This bud's for you! at Washington plant auction National Arboretum event offers something for every gardener

April 16, 1995|By Linda Lowe Morris | Linda Lowe Morris,Sun Staff Writer

It was nearly 20 years ago that Nancy Brewster decided she wanted something a bit exotic for the yard.

Although the Glyndon resident now says she didn't know much about gardening back then, she knew enough to covet two small trees very rare for the time: an Acer griseum, also called a paperbark maple, and a Stewartia pseudocamellia.

"I went to a local nursery, and the fellow said, 'Nancy, how many do you want?' and I said 'I just want one of each,' " recalls Mrs. Brewster.

"He said 'I'm awfully sorry, but I have to order 10. You'll take one. One of your crazy friends will take another. My brother will take a couple in his landscape business, and I'll be left with six.' "

It was an example, she explains, of a kind of vicious circle in the nursery trade, a kind of Catch-22 in which nurseries only wanted to carry plants they could sell easily and average gardeners only knew what they saw in those nurseries.

Much has changed in the last two decades, pushed by a growing sophistication in gardening nationwide and an exponential increase in the kinds of plants available.

But many gardeners still fear the unknown, says Mrs. Brewster, who is one of the major contributors to "Plants That Merit Attention," Volume I, on trees, and the soon-to-be-published Volume II, on shrubs, from the Horticulture Committee of the Garden Club of America.

"Rare plants aren't the ones that are so hard to take care of. They're just the plants that aren't readily available in the nurseries," she says. "People get scared off on rare plants. They think 'Oh, I can't grow that.' But that's ridiculous. Rare plants are just as easy to grow as any plant you can pick up."

Mrs. Brewster is one of many local gardeners and nurseries donating unusual and prized plants to the annual Rare Plant Auction and Gardener's Plant Sale April 22 at the U.S. National Arboretum.

The event features a live auction of the most rare plants -- including a $950 yellow clivia from White Flower Farm of Litchfield, Conn. Several tents will be devoted to silent auctions. And a cash-and-carry area will have 2,500 plants that are not necessarily rare.

The auction and sale have been put on for the last three years as a fund-raiser by the Friends of the National Arboretum.

"It's not just rare plants," explains Marty du Pont, chairwoman of the sale. "We're trying to appeal to a wide range of gardeners. The whole idea is to get people excited about plants and about what they want to grow in their gardens."

Mrs. du Pont, who lives in Oxford on the Eastern Shore, says she has gotten many plants in her garden from plant auctions at public gardens. Many of these same gardens, as well as some of the country's major nurseries and most respected plant collectors, are donating plants to this event.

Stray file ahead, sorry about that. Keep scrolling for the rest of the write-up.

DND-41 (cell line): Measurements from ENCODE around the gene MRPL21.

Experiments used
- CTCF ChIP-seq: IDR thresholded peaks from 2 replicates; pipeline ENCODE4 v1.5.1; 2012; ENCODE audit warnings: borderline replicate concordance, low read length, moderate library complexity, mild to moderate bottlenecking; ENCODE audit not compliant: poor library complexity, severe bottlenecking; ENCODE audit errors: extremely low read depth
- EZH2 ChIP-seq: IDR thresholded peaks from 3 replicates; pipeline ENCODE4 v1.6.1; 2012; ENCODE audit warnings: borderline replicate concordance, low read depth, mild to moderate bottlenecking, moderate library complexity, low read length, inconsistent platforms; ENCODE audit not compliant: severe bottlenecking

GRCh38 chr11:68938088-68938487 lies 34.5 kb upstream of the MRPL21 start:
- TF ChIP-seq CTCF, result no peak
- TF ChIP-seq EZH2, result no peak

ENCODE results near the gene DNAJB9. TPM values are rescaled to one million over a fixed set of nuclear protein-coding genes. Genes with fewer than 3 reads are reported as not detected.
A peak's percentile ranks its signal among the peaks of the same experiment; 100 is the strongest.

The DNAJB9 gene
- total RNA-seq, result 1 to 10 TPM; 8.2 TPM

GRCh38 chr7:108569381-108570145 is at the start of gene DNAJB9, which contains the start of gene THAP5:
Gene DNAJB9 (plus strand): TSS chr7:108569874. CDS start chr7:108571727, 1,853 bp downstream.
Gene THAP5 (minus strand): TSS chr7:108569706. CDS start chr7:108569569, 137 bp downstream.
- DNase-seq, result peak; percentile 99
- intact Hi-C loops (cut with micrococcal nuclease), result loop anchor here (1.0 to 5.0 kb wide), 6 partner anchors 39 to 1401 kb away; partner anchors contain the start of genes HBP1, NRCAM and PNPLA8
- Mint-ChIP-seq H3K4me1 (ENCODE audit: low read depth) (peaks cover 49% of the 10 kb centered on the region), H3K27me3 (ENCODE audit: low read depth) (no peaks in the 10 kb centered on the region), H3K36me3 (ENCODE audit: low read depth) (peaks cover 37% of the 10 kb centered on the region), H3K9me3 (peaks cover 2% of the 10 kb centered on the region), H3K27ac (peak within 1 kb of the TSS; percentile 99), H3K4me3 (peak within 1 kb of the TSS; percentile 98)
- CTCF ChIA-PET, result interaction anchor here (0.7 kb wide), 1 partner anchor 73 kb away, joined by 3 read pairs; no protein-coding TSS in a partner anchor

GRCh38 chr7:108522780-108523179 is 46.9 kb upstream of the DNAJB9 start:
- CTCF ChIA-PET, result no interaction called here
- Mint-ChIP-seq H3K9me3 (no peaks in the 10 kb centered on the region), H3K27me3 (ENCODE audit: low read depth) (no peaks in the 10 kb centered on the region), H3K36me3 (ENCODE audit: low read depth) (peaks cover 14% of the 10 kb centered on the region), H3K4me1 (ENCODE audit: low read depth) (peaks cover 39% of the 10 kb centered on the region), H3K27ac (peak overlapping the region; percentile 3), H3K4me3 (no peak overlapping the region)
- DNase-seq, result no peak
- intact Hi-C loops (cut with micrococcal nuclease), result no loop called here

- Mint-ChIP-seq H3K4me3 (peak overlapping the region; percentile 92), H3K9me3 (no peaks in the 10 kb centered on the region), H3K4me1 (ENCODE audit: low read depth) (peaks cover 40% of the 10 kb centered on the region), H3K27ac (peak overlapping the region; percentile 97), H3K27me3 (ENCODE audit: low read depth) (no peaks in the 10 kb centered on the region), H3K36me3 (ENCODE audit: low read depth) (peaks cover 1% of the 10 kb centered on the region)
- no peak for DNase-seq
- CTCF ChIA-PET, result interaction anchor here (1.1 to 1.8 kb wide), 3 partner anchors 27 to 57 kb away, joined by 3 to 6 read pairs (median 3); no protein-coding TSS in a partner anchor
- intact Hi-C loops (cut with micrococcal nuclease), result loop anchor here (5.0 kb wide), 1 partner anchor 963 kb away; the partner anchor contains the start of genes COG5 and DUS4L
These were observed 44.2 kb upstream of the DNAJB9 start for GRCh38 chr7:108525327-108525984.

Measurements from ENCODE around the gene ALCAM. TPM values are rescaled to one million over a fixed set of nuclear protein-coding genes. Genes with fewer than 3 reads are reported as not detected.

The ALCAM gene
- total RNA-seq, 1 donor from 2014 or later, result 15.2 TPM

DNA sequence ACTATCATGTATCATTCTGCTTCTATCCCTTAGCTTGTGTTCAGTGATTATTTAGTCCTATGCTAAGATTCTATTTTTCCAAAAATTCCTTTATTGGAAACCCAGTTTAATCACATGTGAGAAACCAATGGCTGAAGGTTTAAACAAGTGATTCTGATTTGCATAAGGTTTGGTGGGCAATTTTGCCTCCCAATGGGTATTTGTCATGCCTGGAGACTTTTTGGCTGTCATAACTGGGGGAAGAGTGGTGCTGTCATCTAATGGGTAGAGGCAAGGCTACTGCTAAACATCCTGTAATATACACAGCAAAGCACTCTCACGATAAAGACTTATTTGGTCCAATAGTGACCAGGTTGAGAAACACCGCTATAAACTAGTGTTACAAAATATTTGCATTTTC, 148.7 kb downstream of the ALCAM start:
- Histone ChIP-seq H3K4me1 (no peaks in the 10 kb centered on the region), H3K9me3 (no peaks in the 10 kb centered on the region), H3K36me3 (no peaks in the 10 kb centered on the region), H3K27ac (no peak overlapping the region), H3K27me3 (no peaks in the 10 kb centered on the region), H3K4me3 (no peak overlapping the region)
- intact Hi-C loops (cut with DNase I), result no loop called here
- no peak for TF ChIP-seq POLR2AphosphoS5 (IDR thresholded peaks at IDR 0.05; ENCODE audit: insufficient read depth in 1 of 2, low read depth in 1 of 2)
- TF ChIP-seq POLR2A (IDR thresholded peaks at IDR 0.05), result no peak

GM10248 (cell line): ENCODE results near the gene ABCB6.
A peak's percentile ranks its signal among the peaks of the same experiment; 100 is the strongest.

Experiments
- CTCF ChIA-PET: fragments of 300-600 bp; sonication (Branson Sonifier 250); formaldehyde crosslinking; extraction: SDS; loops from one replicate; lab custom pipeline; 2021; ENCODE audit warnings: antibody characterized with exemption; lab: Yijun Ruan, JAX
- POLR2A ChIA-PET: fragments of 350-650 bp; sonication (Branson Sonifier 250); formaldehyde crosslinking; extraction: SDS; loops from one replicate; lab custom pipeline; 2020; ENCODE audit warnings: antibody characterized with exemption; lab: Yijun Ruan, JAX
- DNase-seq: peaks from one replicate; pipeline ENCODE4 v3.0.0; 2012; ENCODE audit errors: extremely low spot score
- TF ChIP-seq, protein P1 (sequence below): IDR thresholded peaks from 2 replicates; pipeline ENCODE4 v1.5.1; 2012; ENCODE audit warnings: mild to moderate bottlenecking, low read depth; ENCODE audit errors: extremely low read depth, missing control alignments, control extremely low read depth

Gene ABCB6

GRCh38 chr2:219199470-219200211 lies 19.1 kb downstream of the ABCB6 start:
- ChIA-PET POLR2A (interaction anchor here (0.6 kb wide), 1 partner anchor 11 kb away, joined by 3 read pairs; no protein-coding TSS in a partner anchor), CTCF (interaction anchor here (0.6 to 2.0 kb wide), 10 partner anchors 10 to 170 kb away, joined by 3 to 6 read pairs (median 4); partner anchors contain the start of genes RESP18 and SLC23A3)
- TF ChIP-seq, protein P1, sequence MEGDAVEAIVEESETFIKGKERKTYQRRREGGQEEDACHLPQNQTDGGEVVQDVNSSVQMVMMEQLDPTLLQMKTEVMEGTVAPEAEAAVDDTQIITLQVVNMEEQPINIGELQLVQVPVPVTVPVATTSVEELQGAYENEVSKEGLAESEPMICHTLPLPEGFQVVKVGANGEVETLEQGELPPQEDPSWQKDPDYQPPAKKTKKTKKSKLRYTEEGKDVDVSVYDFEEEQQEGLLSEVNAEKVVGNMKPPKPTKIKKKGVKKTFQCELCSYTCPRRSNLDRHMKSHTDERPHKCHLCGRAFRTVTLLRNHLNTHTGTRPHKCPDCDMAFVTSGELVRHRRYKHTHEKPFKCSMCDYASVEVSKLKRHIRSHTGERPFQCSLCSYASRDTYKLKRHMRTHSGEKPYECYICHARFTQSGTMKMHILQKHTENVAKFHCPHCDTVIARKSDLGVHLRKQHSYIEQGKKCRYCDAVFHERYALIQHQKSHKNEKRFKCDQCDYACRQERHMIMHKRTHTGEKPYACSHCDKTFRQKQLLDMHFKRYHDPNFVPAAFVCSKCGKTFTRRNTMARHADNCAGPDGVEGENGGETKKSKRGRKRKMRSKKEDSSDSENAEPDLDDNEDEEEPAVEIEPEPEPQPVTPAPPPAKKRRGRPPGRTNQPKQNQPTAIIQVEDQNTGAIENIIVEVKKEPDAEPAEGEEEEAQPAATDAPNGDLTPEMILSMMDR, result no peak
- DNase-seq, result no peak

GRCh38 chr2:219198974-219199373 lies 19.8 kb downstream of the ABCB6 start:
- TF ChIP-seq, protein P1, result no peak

Locally, Gerard Moudry, retired chief horticulturist for Baltimore City, is giving several trees in the name of the Cylburn Arboretum Association: an Acer miyabei, similar to a Norway maple; a castor aralia, or Kalopanax pictus; a pink buckeye, Aesculus sylvatica; and a raisin tree, Hovenia dulcis.

(Mr. Moudry will also be contributing rare plants to the connoisseur's booth at Cylburn Arboretum's Market Day, being held May 13 from 9 a.m. to 3 p.m. at the arboretum, 4915 Greenspring Ave.)

Mark Sullivan and his wife, Mary Pat Neff, owners of Fieldstone Nursery in Parkton, are giving a weeping Katsura tree, Cercidiphyllum japonicum "Pendulum", and a weeping Siberian

pea shrub, Caragana arborescens.

Paul Babikow of Babikow Greenhouses in Baltimore is donating a collection of heucheras, or coral bells. Although heuchera is usually thought of as a flowering plant, these hybrids were developed by a group of growers, including Mr. Babikow, for their beautiful foliage.

Other local donors include Bluemount Nurseries and Manor View Farm, both in Monkton; Stemmer House Nurseries in Owings Mills; the Maryland Horticulture Society; Foxborough Nursery of Street; Atlantic Star Nursery of Forest Hill; and Doyle Nursery of Delta, Pa. Landscape architect Wolfgang Oehme, who lives in Towson and is a partner in Oehme, van Sweden Associates in Washington, is donating a garden design consultation.

At the sale, plant experts will be on hand to answer questions. Members of plant societies will also give information and sell their specialties.

The hours of the event are 10 a.m. to 3:30 p.m. Registration for the auctions opens at 10 a.m. Those who are not members of the Friends of the National Arboretum must pay a $10 registration fee. But those who join the organization on or before that day for $35 can register for free and receive discounts that day.

There is no admission charge for those who just want to visit the cash-and-carry tent, which opens to the public at 11 a.m. The silent auction opens at 10 a.m. and is over by 12:45 p.m. It's at these tents, Mrs. Brewster says, that gardeners can often pick up some bargains.

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